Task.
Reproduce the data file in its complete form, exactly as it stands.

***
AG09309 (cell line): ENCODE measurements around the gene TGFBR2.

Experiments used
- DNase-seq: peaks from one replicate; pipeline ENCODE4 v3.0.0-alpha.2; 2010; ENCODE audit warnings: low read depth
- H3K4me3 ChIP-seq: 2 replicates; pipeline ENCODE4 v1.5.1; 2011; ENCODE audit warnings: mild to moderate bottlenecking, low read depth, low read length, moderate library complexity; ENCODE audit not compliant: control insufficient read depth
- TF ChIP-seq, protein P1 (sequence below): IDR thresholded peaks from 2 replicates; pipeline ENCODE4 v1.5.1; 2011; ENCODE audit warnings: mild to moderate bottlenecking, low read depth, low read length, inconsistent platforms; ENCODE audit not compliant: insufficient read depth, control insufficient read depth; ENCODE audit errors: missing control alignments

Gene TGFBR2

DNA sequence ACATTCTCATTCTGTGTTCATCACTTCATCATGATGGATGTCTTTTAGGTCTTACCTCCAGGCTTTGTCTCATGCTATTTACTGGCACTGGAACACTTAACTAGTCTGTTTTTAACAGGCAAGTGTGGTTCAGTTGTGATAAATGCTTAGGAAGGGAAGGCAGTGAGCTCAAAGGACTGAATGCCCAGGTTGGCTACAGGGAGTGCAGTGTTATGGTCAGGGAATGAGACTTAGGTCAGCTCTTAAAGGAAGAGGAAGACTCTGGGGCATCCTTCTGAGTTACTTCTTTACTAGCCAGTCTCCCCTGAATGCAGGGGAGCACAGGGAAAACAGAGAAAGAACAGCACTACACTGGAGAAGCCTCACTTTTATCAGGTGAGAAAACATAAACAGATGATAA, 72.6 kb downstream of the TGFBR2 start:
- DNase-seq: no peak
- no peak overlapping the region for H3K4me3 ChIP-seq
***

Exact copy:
AG09309 (cell line): ENCODE measurements around the gene TGFBR2.

Experiments used
- DNase-seq: peaks from one replicate; pipeline ENCODE4 v3.0.0-alpha.2; 2010; ENCODE audit warnings: low read depth
- H3K4me3 ChIP-seq: 2 replicates; pipeline ENCODE4 v1.5.1; 2011; ENCODE audit warnings: mild to moderate bottlenecking, low read depth, low read length, moderate library complexity; ENCODE audit not compliant: control insufficient read depth
- TF ChIP-seq, protein P1 (sequence below): IDR thresholded peaks from 2 replicates; pipeline ENCODE4 v1.5.1; 2011; ENCODE audit warnings: mild to moderate bottlenecking, low read depth, low read length, inconsistent platforms; ENCODE audit not compliant: insufficient read depth, control insufficient read depth; ENCODE audit errors: missing control alignments

Gene TGFBR2

DNA sequence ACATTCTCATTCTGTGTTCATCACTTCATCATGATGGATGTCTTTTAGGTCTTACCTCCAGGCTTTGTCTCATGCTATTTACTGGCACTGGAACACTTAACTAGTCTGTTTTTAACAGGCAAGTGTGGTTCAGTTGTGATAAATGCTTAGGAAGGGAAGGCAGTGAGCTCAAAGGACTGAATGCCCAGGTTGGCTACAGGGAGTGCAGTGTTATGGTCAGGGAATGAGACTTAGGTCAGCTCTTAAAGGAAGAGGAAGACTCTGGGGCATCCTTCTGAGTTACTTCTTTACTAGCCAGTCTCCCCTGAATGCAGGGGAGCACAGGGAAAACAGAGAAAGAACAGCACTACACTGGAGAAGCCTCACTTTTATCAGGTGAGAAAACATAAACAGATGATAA, 72.6 kb downstream of the TGFBR2 start:
- DNase-seq: no peak
- no peak overlapping the region for H3K4me3 ChIP-seq